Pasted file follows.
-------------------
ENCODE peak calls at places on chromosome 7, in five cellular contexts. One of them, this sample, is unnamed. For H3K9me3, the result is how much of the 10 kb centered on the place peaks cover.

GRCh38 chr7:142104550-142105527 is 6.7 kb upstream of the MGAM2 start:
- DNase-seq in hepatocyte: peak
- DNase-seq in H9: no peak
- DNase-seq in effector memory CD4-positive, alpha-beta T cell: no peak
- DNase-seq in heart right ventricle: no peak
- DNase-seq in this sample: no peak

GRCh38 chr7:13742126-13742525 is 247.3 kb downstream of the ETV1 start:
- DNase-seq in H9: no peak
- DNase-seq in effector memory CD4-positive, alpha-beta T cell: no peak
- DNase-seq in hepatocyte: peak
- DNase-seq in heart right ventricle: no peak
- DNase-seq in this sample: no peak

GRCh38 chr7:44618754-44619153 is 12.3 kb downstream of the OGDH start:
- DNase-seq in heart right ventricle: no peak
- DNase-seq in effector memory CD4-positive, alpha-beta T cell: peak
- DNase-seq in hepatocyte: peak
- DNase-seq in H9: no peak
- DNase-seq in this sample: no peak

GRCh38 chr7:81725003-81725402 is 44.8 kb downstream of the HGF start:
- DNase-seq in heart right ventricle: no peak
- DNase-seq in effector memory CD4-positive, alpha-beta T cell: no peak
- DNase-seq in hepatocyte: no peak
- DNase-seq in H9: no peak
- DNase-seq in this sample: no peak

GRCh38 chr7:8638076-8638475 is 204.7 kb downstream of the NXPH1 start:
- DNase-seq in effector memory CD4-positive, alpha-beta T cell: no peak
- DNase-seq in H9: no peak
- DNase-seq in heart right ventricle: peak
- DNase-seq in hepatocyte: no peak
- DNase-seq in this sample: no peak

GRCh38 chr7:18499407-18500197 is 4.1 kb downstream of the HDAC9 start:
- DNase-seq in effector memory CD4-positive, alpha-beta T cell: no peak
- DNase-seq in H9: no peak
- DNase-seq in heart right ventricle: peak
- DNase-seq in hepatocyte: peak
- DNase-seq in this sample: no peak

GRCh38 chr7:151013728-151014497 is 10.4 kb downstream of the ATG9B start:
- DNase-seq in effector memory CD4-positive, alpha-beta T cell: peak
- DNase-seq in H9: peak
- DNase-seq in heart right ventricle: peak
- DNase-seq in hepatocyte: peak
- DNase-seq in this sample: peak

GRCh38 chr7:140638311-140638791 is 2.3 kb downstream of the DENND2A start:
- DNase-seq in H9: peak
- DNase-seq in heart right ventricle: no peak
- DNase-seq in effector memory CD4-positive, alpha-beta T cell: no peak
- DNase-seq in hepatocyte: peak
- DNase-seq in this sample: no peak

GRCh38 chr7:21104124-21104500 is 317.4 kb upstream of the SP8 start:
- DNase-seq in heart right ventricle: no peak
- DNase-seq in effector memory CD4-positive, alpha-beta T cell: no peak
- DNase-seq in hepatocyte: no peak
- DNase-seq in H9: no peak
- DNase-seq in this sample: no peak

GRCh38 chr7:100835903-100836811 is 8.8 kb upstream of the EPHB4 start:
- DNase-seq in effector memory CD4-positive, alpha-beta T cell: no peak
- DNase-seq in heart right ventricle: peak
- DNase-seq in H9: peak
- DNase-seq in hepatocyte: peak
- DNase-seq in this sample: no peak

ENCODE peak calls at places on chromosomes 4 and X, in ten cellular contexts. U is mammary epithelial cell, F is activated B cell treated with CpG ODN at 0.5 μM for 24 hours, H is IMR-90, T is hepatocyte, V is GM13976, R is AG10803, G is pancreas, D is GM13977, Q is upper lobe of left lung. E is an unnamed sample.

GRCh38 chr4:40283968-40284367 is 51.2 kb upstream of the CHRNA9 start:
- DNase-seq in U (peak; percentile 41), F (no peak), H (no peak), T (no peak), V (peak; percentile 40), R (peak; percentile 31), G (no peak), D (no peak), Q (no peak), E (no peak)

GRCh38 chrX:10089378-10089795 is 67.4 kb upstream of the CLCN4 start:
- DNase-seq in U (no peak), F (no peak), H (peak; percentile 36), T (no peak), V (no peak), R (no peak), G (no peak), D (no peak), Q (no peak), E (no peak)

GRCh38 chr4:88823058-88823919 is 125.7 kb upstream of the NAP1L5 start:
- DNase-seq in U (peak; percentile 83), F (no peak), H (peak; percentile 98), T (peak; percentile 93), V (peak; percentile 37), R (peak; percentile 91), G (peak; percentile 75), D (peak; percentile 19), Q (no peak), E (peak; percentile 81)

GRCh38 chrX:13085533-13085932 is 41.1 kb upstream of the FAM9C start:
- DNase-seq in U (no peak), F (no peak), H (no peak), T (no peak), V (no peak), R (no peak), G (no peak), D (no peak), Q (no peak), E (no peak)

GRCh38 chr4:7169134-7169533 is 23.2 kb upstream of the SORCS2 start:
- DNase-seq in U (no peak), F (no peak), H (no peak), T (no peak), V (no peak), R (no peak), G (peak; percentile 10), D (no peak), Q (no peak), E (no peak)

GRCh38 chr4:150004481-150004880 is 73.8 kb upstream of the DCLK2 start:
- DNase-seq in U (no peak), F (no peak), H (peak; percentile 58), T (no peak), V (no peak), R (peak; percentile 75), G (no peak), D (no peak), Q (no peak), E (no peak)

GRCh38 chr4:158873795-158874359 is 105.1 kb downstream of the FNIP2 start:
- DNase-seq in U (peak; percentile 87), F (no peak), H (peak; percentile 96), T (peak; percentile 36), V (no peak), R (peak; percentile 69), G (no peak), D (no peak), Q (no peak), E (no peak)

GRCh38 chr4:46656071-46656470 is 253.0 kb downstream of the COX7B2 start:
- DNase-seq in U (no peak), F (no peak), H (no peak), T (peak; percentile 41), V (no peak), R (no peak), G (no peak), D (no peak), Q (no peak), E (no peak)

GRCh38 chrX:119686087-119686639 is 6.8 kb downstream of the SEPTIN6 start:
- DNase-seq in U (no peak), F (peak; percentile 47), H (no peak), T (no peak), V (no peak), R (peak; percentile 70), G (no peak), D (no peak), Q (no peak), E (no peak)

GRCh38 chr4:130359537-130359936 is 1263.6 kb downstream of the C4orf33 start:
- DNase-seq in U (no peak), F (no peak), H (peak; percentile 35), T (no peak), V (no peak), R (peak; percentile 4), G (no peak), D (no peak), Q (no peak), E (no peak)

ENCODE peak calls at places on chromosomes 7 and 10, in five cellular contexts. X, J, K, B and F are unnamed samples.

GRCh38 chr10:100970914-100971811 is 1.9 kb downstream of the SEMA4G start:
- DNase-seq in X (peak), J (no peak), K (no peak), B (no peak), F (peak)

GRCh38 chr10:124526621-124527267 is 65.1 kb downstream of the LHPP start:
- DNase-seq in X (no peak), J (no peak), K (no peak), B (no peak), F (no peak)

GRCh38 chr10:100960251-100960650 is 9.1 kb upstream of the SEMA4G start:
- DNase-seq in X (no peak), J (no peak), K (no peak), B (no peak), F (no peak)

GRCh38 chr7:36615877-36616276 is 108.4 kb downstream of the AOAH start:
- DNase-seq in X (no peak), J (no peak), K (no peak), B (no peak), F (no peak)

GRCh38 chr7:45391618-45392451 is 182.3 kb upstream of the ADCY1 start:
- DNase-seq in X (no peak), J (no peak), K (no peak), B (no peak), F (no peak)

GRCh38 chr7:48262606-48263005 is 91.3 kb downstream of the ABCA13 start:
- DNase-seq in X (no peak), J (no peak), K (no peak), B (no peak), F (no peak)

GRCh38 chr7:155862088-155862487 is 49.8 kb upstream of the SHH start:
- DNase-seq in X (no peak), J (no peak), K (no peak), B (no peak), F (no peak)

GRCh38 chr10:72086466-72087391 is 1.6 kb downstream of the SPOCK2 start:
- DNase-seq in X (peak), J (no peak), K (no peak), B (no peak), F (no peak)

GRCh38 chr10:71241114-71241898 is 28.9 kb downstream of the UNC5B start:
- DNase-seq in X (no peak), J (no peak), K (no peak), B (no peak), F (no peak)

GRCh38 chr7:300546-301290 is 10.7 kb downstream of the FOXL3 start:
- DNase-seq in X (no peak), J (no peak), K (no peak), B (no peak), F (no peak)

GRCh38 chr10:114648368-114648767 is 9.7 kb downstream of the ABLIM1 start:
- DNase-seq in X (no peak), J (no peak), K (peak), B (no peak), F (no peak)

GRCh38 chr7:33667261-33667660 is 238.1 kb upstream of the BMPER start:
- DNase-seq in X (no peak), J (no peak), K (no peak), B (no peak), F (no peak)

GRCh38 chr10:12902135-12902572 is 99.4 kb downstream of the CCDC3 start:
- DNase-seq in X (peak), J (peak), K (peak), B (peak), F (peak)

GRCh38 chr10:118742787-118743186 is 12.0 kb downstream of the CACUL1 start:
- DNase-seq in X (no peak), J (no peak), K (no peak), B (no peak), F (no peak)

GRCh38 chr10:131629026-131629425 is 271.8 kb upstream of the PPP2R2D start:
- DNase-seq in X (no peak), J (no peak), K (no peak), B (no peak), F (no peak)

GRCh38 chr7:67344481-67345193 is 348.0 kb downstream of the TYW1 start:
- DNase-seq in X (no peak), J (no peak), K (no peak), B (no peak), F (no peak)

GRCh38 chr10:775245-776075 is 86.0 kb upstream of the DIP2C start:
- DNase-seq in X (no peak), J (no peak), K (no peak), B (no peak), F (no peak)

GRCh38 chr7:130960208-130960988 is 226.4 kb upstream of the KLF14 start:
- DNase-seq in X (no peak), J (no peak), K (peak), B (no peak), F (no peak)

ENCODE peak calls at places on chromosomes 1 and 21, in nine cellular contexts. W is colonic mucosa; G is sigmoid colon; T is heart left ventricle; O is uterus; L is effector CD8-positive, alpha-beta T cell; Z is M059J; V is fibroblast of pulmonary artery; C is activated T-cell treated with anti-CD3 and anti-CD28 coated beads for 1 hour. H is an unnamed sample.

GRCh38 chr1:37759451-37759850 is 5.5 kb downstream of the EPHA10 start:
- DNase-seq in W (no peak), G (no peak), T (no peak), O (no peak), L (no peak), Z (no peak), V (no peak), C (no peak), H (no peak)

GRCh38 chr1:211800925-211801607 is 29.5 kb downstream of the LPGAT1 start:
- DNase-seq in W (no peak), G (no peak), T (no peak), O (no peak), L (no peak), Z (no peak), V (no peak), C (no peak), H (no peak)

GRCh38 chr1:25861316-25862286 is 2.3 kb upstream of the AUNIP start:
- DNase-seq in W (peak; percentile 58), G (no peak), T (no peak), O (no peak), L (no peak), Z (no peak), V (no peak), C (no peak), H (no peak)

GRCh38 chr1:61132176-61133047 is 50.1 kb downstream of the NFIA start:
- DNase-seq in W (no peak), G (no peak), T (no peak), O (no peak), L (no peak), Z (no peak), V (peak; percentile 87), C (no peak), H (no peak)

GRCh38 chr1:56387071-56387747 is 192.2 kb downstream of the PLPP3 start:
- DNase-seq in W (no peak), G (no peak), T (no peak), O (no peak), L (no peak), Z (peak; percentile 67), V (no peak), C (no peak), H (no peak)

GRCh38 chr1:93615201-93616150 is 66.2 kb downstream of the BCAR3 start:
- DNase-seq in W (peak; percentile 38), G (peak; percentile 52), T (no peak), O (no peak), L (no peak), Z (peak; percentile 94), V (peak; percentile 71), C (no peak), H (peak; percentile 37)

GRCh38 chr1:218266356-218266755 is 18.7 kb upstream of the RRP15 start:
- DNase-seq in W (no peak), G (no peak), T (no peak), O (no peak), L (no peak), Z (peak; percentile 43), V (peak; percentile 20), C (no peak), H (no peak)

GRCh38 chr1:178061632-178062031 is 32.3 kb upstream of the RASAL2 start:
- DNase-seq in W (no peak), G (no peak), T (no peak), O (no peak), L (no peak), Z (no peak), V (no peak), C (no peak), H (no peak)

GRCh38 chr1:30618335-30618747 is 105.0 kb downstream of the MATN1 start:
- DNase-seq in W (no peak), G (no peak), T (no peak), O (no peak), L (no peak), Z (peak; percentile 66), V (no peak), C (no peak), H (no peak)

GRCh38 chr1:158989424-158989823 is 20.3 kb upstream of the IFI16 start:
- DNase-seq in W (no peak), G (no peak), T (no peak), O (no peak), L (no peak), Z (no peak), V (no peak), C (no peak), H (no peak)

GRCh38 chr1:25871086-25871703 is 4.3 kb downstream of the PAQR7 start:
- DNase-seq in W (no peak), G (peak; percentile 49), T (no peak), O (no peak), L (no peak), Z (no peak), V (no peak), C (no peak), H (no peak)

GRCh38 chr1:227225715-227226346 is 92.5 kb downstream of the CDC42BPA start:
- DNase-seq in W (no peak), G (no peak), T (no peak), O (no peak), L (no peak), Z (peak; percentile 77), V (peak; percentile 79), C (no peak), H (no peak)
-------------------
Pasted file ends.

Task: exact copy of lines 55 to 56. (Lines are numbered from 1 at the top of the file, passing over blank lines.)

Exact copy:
- DNase-seq in this sample: no peak

GRCh38 chr7:100835903-100836811 is 8.8 kb upstream of the EPHB4 start: